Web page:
Luther on sex

The younger generation, as has been said, always thinks that it has invented sex.  And those who “don’t know much about history” seem to think that sex and sexual issues are contemporary phenomena.  So the editors at Salon are giddy to learn what Martin Luther wrote about sex.

Reading from a new book about Luther that discusses the reformer’s critique of mandatory celibacy for those in religious orders, his criticism of canon laws restricting and regulating marriage, and his defense of marriage as a vocation–which has to include a defense of its defining action–Salon reprints an excerpt  under the headline “Martin Luther’s pro-sex shocker” and the deck “Centuries ago, Martin Luther’s ideas were way ahead of their time.”

Well, Luther was advocating marriage and criticizing the sex outside of marriage that was rampant in his time, particularly among those forced into celibacy who lacked that gift.  (Some priests rationalized their use of prostitutes by thinking “at least I’m not married,” so I am merely fornicating and not forsaking my vow.)

True, Luther believed that regulating marriage was the business of the state, not the church, which would put him against those who think we should just leave marriage to the church and keep the state out of it.  And he was rethinking what the parameters about divorce, etc., should be in the absence of canon law.  But his frank talk about sex is not “ahead of his time,” as anyone who reads old books can attest.  People weren’t squeamish about talking about the subject until the Victorian era of the 19th century.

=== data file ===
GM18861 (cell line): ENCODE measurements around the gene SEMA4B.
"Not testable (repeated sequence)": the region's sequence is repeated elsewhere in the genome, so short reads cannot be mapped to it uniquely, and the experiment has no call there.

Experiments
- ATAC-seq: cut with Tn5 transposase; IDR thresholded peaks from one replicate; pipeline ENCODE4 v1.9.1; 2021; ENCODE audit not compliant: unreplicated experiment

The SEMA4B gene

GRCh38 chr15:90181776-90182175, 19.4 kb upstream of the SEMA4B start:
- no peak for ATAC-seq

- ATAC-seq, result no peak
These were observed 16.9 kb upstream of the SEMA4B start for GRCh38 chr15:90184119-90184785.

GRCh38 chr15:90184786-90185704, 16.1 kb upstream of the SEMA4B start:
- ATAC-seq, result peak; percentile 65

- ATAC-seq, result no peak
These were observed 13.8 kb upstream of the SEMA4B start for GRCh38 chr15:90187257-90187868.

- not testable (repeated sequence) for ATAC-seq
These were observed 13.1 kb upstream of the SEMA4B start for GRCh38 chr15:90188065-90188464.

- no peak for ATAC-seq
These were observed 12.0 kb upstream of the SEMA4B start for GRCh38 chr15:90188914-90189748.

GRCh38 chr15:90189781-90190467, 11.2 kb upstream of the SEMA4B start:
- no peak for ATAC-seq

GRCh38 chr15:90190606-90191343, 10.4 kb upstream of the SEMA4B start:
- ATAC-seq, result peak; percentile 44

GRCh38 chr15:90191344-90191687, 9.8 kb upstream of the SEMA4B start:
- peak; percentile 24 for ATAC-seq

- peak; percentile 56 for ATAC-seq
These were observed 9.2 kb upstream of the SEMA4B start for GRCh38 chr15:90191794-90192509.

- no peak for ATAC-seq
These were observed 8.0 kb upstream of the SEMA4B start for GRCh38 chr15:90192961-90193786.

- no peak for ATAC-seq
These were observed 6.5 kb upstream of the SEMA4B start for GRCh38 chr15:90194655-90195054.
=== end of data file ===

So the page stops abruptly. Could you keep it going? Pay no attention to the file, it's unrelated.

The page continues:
Anyway, his views are interesting, so I link to and quote from Salon’s sampling from James Reston’s new book.

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J.R.R. Tolkien on Sex

In 1941, J. R. R. Tolkien did what most fathers tremble to do:  talk to his son about sex.  He did so in a letter filled with wisdom, insight, and a thoroughly Christian sensibility on what he called the devil’s “favorite subject.”  Suggestion to trembling fathers:  get The Letters of J. R.  R. Tolkien and show this particular  letter to your sons.  Al Mohler quotes from the letter and discusses what he had to say. [Read more...]